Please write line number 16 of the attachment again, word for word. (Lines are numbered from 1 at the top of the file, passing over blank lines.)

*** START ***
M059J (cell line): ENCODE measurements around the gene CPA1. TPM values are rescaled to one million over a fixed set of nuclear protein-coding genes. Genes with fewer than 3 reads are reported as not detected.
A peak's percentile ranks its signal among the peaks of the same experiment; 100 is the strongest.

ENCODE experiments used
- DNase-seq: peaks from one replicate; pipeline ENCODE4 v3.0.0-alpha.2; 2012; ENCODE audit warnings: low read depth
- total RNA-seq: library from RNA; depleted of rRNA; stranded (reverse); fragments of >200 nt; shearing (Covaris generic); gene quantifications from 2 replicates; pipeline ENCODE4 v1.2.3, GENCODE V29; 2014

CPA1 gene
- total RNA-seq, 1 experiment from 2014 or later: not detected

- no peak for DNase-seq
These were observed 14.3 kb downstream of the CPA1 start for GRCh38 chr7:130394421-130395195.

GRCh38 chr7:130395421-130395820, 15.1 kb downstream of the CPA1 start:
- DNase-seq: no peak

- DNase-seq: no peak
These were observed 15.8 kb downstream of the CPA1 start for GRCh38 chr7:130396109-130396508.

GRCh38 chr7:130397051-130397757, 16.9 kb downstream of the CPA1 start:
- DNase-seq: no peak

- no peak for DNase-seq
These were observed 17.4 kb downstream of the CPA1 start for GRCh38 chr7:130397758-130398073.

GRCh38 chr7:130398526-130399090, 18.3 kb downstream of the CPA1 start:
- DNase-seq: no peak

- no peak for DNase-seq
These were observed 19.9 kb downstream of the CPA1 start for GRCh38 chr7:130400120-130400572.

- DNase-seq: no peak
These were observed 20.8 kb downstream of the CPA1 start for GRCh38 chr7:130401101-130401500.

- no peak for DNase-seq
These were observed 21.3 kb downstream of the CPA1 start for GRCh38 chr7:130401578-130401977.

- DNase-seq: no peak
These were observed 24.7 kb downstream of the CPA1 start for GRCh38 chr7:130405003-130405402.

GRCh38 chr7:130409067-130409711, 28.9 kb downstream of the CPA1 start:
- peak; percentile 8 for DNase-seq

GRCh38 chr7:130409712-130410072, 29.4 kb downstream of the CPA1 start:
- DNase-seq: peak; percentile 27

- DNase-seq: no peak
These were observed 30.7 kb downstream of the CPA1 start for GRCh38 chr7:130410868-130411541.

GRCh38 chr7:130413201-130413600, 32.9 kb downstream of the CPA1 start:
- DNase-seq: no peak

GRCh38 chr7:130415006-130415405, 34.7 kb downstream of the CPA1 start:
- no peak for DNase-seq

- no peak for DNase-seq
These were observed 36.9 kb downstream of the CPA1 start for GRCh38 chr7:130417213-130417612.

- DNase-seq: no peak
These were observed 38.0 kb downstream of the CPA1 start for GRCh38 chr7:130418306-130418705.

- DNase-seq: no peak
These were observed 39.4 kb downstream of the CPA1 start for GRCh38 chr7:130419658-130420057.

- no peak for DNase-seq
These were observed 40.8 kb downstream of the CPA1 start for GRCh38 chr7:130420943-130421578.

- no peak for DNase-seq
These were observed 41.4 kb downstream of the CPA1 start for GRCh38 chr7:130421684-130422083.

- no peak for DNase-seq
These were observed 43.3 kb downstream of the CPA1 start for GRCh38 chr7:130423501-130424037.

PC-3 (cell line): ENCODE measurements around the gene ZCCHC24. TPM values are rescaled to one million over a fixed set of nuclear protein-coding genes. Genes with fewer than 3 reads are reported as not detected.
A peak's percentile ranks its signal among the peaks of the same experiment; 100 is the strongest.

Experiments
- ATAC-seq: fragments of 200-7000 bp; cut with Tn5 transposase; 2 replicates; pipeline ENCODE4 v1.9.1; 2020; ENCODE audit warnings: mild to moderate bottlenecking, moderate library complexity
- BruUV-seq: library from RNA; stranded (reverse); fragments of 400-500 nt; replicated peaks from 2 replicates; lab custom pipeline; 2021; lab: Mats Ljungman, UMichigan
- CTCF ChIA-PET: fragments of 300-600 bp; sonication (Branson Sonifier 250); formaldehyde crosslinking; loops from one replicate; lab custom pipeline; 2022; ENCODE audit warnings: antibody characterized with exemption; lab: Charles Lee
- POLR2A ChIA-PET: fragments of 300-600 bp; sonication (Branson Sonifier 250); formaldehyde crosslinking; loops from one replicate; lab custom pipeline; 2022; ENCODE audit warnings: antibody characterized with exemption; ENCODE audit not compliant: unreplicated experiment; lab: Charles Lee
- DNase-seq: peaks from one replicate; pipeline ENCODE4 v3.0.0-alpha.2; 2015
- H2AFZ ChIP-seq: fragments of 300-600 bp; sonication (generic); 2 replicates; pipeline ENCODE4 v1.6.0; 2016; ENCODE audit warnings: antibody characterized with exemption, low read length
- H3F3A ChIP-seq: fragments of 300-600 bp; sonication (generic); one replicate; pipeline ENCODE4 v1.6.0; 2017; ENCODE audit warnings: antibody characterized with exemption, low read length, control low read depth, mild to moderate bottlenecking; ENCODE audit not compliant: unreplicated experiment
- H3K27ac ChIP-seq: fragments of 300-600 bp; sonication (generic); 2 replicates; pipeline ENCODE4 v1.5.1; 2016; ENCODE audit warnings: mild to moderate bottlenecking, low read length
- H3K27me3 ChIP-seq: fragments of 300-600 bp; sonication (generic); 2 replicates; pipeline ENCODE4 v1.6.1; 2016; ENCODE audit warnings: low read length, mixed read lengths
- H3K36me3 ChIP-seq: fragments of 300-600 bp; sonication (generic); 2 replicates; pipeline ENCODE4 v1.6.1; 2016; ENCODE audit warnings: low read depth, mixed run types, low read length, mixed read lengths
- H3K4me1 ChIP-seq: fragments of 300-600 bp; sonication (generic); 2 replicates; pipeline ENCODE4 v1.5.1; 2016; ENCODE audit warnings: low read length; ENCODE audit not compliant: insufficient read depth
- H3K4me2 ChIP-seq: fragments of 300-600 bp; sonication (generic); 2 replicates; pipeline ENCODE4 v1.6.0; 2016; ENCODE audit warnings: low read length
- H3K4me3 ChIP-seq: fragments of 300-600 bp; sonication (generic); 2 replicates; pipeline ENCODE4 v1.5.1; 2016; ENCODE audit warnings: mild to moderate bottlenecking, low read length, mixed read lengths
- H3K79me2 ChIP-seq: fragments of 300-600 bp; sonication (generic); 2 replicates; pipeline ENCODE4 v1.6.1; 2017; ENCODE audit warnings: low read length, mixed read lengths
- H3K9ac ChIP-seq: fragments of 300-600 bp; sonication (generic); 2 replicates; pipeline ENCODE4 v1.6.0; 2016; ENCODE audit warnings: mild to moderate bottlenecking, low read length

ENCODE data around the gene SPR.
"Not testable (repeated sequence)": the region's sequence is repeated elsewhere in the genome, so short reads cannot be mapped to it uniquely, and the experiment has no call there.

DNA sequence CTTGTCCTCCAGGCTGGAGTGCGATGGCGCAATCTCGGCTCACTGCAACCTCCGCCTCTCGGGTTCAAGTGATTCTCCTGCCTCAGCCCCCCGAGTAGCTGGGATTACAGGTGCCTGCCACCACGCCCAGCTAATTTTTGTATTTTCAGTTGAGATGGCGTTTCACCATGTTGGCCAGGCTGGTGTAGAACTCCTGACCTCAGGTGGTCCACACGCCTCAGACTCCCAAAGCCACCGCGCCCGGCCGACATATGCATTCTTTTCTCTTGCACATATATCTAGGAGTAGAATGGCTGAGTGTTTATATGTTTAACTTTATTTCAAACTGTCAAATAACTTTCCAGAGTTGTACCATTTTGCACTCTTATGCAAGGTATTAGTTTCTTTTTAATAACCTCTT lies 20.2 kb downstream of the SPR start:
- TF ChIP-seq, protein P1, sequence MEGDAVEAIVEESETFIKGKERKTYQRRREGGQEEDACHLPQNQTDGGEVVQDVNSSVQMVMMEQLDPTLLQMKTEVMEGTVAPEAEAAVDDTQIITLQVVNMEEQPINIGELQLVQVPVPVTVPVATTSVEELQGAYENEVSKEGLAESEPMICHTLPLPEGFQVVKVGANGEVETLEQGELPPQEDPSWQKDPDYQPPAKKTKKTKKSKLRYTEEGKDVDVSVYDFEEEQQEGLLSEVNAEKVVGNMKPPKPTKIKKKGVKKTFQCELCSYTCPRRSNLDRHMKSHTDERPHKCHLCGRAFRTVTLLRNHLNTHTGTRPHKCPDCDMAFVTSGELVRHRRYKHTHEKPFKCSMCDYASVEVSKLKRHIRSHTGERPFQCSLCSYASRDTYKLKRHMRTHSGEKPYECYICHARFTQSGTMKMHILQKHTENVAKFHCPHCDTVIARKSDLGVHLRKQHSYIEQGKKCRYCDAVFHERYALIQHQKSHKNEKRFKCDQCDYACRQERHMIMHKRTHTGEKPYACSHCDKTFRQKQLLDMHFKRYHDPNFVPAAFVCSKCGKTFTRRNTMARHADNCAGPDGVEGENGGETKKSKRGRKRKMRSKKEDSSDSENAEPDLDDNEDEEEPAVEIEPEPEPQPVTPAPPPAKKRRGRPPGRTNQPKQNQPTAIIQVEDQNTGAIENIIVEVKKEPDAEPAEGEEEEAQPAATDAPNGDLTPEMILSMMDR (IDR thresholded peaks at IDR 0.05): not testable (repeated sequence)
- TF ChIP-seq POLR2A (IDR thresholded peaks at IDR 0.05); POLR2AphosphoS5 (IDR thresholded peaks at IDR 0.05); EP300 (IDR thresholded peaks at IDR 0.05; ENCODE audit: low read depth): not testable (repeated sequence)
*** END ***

- no peak for DNase-seq